That said, people go about losing weight according to their ability and means. For some that is weight loss surgery, for others it’s making changes to their eating habits or just going to the gym when they can. However the reality is that there are people who literally cannot afford gym memberships or to take off time from work or other such obligations. Though often ignored, things like socioeconomic disparities that limit accessibility to healthcare, nutritious food, and even affordable clothing all play a role in the message of body positivity. This is what makes body positivity more than just a hashtag and a platform to build a marketable brand.
Influencers losing weight, be it through surgery or otherwise, is really not the main issue here. The problem is when those same influencers abandon their original body positive position as they start body shaming themselves and the communities they helped create. In cases such as criticizing how they once looked and weighed, it is clear that they made a point to lose the weight in order to gain respect and worth as well as achieve thin privilege. This kind of new content that is shared on social media in essence voids their original message of self and body love as it perpetuates the socially embraced thin narrative.
Bodies change for a multitude of reasons, some of which are in our control and others are not.* Pregnancy. Injury. Depression. Homelessness. Eating Disorders. Chronic Illness. I mean, does the “Freshman-fifteen” sound familiar to anyone? And to be clear people gain and lose weight for these same reasons. There is also the reality that there are certain medical aliments that basically require one to lose weight in order to get better, so idea that the act of losing weight is not body positive actually works against what the movement is all about.
Whether they be influencers or not, everyone has a body journey that you don’t know about and its really not your business to know unless the people involved finds you worthy of knowing. We need to empower each other so that body standards become something of the past. This means respecting and supporting our fellow babes even if they lose weight.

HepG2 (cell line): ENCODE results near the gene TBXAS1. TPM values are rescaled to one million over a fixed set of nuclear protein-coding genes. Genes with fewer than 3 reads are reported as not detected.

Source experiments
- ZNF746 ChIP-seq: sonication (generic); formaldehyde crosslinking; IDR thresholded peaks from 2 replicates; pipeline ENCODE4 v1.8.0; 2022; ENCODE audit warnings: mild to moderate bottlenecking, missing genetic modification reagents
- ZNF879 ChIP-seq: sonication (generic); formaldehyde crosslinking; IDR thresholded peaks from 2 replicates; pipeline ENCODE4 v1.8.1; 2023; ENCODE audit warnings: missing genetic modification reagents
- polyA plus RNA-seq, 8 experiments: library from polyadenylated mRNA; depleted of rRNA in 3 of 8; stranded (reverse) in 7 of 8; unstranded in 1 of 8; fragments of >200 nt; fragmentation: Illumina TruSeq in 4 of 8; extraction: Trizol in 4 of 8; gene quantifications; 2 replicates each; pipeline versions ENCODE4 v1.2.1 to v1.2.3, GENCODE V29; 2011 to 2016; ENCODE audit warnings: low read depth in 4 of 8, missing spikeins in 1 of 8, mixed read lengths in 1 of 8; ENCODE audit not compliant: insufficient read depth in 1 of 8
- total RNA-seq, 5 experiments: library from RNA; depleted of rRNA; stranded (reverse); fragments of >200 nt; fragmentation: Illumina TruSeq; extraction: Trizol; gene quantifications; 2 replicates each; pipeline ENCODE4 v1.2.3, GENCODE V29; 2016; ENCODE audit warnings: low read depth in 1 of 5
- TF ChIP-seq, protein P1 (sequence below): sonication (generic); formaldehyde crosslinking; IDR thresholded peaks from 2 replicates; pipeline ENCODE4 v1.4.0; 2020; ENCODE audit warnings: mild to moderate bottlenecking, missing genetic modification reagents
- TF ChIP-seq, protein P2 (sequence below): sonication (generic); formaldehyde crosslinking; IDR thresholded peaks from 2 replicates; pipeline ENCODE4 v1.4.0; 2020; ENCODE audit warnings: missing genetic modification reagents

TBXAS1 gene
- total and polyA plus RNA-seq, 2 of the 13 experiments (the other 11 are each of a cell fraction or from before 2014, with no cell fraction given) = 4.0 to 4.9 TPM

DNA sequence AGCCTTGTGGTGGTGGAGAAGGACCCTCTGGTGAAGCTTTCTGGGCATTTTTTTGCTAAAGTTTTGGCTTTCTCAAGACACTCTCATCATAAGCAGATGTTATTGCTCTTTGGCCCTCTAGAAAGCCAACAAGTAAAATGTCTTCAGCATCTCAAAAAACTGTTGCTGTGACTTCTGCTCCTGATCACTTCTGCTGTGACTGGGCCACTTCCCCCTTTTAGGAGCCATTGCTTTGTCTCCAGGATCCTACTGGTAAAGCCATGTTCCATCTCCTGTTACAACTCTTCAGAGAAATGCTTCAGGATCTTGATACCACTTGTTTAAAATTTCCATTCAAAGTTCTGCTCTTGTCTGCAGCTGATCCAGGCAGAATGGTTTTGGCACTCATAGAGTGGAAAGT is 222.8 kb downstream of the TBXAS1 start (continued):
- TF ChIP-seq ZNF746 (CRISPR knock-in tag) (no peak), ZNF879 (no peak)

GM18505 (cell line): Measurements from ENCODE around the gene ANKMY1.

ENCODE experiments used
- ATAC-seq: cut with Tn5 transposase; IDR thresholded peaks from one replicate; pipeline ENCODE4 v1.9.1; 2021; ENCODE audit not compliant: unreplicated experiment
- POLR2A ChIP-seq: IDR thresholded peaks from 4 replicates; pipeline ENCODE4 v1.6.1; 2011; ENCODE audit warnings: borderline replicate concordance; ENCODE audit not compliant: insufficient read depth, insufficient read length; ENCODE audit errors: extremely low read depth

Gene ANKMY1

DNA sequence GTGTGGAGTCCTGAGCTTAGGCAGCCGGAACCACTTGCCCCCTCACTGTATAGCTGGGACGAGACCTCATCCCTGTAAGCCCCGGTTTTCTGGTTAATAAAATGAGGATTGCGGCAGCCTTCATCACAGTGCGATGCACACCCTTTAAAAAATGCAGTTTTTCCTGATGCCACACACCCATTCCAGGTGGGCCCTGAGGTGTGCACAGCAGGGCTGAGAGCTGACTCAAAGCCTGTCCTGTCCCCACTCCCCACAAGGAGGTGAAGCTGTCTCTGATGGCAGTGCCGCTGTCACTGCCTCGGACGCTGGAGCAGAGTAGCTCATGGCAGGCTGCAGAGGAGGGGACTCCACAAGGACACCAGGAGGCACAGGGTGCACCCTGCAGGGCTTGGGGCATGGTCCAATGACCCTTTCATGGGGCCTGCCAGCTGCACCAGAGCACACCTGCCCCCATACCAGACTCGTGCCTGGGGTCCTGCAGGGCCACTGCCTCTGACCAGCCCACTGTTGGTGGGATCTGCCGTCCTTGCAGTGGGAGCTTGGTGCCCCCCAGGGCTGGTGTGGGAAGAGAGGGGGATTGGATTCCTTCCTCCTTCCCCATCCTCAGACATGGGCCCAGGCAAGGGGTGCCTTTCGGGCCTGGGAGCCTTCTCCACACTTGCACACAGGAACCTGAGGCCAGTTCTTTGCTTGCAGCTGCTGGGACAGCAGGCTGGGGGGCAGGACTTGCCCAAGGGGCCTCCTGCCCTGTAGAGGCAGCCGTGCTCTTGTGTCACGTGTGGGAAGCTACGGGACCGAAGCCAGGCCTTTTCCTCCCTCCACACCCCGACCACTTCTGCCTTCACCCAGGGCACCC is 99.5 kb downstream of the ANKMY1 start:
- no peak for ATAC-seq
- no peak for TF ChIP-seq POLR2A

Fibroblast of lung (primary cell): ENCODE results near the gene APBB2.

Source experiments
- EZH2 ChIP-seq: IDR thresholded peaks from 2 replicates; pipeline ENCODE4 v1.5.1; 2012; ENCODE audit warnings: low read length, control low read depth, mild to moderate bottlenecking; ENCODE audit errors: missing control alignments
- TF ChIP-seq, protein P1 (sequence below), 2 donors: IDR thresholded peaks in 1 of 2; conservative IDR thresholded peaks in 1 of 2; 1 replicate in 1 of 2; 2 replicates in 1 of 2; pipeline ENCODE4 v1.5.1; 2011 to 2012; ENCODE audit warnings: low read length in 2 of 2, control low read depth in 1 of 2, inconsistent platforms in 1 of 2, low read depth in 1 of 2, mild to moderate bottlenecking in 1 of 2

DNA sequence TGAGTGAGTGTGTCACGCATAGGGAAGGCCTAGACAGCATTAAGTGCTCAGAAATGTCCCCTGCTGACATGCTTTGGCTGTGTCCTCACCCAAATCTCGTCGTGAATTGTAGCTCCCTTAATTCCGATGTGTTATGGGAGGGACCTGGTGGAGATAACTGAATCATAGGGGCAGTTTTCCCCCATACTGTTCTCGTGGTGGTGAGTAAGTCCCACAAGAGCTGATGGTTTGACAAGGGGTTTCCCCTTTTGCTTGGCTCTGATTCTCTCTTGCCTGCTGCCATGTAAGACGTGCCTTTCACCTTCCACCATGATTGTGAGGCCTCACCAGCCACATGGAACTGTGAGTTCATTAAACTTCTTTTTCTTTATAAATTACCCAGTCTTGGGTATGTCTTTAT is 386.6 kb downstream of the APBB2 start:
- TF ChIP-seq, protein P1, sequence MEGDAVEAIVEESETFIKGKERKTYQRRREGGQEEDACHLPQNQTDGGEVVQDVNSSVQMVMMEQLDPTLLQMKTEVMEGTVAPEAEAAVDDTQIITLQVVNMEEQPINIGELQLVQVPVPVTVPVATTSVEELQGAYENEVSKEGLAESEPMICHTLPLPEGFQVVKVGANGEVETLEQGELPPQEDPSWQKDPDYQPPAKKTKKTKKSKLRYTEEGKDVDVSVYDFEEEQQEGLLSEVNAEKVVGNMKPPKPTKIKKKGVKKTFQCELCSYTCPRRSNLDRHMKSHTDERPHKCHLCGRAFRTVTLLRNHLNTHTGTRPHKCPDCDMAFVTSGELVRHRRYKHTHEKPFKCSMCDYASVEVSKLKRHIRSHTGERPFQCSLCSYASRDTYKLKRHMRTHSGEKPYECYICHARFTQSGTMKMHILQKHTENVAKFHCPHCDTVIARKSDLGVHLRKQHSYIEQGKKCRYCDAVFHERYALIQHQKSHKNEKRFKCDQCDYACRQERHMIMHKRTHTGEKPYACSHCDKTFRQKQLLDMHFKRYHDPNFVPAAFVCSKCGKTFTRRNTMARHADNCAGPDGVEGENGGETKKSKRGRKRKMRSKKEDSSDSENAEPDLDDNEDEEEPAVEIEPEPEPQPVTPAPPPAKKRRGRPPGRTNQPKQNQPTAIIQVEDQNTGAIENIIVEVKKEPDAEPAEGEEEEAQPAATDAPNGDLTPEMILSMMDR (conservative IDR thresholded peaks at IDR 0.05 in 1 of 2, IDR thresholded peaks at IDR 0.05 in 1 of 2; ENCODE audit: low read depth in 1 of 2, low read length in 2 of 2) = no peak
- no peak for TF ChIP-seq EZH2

I think it is important to remember, that policing each other’s bodies is what got us needing something like body positivity in the first place and imposing a narrative solely based on what you see on social media is really not helping anyone. Rather it sets us back. We get into endless arguments that lead us no where and gives fuel to those who are hell-bent on “exposing body positivity to be promoting an unhealthy lifestyle. (Always remember – Don’t help feed the trolls!)
As for those influencers who have become the face for these movements, I understand the significance of their role. Most of us do not have the support system we would like IRL so we turn to social media to get it. I believe that one should simply follow the people that support your own body positive and/or fatshion journey. If there is someone who has changed their views and/or messages since you first started following them, due to something like weight loss, I find it best to leave any comments I may have to myself and hit Unfollow or Unsubscribe. Don’t get me wrong, the OG fatshion and body love influencers are great. They are part of the reason why things have progressed this far. Why I have progressed as well. But they are not the only ones in this community or in the blogger/influencer space that can inspire you. Or consider leading the cause yourself and create your own social space, be it by creating you own blog platform, Instagram page, or even a private group on Facebook.
At the heart of everything, I think we can all agree that diet culture, fatphobia, westernized, gendered body and beauty standards and stereotypes are toxic social norms that need to die. If necessary, let’s just start from there and work on making this a truly positive movement.
* Note: This is the reason why referring to weight loss as a compliment is so problematic.
The topic of body positivity is vast so I know and there is no way that I could cover it all in one post but my goal was to answer the reader question. This may even be the unofficial start of a new series for the blog so let’s discuss!
What are your thoughts about body positivity?